Our journey to Pietermaritzburg started in one innocent Saturday in June 2014 at Maiden Castle café following parkrun. Katherine had gone to compete in Comrades, but fell 20k in and had to curtail her race. Sisterly solidarity, sympathy and blind stupidity meant that by the end of a coffee and cake, Katie and I had signed 8 of us up to do it on her second attempt…despite there only being 3 of us at Maiden Castle that day!
Comrades is heralded as the Ultimate human race, and 2015 saw the 90th anniversary of an event started in 1918 to commemorate the 10 million soldiers who fell in the Great War. Little could Vic Clapham have visualized that when he founded the Comrades Marathon in 1921, that almost twenty three thousand aspiring athletes would stand at the start of his dream race in 2015.
The challenge is to complete 56 miles in 12 hours, with various check point cut offs along the route. Each year the race is alternated, the ‘up route’ from Durban to Pietermaritzburg, or the down route Pietermaritzburg to Durban.
Entries were lodged on the 1st September for Stephanie, Greta, Katherine, Kirsty, Katie, Jill, Jacquie and Alister…and the real work started; to qualify for Comrades you have to submit a sub 5 hour marathon from a recognized race. Training started in earnest, with Jill first to qualify in Belin in September, swiftly followed by Greta and Jacquie at Newcastle Townmoor Marathon in November.
Injuries plagued us; broken bones, torn muscles, strains, sprains, torn things all meant that for four of us at least, the start line looked improbable. Exercise is supposed to be good for you but we were dropping like flies!
In the New Year training (for those who could) started with a vengeance, and the great Jantastic. Sunday marathon training saw groups of up 20 meet at Broompark picnic area 8am come wind, rain or snow to put in the miles, and even those not doing Comrades went on to achieve great things, Katherine Preston on a sub 4 hour marathon, Fiona Kinghorn-Jones secured a GFA London place by running her first marathon in sub 3:45 at the Townmoor, Kelly Collier, Nicola Whyte, Karen Jones, Debbie McFarland and David Case with their first ever marathons (Paris, London and Manchester respectively), and great things will come to Kevin Wright training long and hard for his IronMan in a few weeks. We battled, we persevered, we swore, but we did it together. And we laughed, lots.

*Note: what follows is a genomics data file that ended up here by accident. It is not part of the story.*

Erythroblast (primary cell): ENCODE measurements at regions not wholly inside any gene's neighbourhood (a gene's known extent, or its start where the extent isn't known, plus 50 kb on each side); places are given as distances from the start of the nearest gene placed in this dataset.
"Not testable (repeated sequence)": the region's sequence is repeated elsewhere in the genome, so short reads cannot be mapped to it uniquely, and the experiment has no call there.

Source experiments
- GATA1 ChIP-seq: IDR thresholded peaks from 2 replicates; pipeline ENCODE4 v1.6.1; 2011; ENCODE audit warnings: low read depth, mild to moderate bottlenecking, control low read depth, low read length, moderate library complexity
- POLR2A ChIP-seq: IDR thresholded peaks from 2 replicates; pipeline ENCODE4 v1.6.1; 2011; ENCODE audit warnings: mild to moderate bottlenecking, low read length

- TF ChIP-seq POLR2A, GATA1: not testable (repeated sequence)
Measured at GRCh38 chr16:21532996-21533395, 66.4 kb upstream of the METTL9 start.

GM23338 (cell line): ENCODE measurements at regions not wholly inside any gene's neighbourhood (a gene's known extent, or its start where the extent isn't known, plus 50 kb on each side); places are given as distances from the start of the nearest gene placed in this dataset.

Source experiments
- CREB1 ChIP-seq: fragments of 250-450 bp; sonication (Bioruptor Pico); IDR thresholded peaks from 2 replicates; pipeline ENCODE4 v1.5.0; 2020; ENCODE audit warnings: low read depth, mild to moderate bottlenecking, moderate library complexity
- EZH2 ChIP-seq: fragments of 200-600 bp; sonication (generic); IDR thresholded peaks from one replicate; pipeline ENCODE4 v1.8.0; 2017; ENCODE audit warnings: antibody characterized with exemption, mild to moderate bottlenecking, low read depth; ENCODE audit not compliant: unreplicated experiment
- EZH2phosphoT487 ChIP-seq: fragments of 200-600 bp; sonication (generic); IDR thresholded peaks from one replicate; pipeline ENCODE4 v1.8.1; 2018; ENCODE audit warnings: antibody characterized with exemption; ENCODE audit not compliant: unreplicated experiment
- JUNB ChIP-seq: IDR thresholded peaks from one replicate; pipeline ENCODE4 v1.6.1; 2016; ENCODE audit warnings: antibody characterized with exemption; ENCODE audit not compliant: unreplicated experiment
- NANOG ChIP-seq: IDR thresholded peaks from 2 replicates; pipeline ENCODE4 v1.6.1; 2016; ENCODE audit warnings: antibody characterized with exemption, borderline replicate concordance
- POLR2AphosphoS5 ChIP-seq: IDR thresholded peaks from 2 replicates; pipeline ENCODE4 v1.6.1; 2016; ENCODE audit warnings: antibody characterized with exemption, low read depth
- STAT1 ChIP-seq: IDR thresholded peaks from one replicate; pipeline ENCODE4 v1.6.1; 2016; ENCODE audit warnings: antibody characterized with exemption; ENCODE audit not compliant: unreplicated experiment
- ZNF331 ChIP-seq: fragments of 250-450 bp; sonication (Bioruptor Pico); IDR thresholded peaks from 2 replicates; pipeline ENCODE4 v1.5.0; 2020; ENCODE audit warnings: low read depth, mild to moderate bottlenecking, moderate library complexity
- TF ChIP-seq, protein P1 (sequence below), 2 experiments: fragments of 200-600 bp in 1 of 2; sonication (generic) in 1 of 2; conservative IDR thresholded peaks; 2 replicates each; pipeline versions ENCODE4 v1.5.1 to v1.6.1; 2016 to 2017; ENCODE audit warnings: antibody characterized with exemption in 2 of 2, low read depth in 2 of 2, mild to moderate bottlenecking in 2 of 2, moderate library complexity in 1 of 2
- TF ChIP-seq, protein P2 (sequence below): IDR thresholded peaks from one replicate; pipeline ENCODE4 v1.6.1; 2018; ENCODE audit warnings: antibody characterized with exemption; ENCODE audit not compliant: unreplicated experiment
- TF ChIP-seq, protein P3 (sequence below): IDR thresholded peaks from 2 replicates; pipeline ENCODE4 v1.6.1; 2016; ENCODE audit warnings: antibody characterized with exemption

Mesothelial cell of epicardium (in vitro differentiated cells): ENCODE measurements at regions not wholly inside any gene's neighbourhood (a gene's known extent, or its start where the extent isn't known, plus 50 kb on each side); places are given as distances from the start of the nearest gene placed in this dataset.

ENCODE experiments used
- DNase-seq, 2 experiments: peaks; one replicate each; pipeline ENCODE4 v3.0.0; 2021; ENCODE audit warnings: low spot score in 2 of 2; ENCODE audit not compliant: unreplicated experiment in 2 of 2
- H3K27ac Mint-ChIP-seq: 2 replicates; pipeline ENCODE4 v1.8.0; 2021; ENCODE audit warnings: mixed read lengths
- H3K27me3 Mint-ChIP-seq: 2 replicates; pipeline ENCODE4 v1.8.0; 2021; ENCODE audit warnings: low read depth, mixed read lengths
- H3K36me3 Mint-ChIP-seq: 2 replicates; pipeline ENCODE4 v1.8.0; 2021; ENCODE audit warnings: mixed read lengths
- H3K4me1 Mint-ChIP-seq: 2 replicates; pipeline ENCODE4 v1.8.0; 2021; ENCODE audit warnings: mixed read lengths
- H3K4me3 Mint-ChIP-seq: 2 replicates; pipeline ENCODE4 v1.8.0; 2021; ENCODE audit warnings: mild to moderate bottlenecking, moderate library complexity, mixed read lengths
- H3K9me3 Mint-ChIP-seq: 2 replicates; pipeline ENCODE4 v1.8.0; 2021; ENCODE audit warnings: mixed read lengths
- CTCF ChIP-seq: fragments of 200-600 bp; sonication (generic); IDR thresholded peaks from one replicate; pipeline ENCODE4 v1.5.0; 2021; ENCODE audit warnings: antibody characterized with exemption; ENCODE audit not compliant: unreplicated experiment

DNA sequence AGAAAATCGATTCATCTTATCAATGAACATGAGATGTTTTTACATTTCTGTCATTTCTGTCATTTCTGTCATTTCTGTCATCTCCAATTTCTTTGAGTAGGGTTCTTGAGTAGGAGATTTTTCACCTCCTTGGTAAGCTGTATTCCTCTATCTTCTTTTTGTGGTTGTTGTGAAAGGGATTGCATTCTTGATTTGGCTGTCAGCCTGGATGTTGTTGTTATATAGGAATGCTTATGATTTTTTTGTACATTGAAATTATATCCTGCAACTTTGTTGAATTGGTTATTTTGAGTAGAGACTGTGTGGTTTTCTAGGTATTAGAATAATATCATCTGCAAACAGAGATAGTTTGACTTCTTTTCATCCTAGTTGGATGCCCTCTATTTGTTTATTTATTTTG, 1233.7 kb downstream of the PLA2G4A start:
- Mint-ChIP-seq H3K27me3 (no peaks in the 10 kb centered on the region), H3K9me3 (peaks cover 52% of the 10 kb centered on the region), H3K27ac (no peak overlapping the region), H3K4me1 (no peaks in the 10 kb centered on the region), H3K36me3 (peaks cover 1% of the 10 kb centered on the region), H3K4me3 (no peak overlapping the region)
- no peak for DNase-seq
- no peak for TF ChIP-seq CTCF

Running brings out many qualities in people; for me it was the comradery of my running buddies that got me though. Unable to run until mid-February after breaking my foot I had a physical challenge to achieve; qualify and train for an ultramarathon without pushing so hard that I break it again and do long-term damage, in 14 weeks.
My qualifying marathon was Manchester, paced round by my ultimate run buddy Greta Jones to a delightful 4:17 marathon. Now for the serious work. Training run distance moved to a minimum of 60 miles a week for Greta and me, and with an eye on the course profile, some horrid hill sessions. Jacquie and Alister and Jill subjected themselves to weekly marathon races starting with Paris, London, Manchester, Windermere and Milton Keynes, Jacquie pulling a 4:19 marathon PB out of the bag at London.
A concession made by the Comrades board in the week before race meant that qualifying rules were relaxed. Great news, and all 8 of us stood at the start line, 5:30am, 31st May in Durban South Africa singing the Shosholoza and listening to Chariots of Fire. Stood in the pen, you can feel the anticipation rising of the enormity of what is to come, the fear, the excitement, and the dogged determination that got you there. Tears flowed, and not for the last time.
The support along the route was phenomenal, for 56 miles South Africans lined the streets wishing us well, cheering and supporting, offering food, drinks and amazing calf massages! Our fellow runners were also hugely encouraging; you were never alone. The support back home in Durham was equally amazing, it seems like half of the County was watching and willing us on. Each of us cried buckets on the route, not out of pain or frustration but out of an overwhelming sense of being part of something incredible. We saw amazing vistas (when you ascend and descend nearly 7000 feet the views are fairly impressive in Africa!). I bawled so much as I passed an orphanage home for albino African children, it almost felled me.
Greta and I ran 36 miles together until she was caught by cramp and insisted I carry on. With a heavy heart (and a few tears) I left my buddy and ran 20 miles to the end. I finished my first Ultra Marathon in the stadium in Durban, to a roar from my fellow Striders and South African supporters as first club finisher at 10h:34m, a Bronze medal. Greta followed shortly afterwards at 11h:20m earning a Vic Clapham (Copper Medal). I will never forget the feel of the bear hug bestowed on me by Kirsty as I stumbled into the international athlete area after crossing the line, she literally swept me off my feet, and how I needed it.
Sadly, Comrades got the better of our fellow 6 runners despite valiant efforts. It was hard to see those runners who entered the stadium with a few seconds to make the finish line, knowing that they weren’t going to make the 12 hour cut off. I cannot imagine how awful it must feel to miss your chance of a medal after running 56 miles by a few seconds. We were prepared for it to be a physically hard race; I wasn’t prepared for the emotional outpouring I felt once was over, it is truly surreal to think that we did that. We ran 56 miles.
Apparently you’ve never really done Comrades until you have done both the ‘up’ and ‘down’ routes. The coveted Bill Rowan (sub 9 hours) is already calling me like a siren…
Stephanie “ultra runner” Walker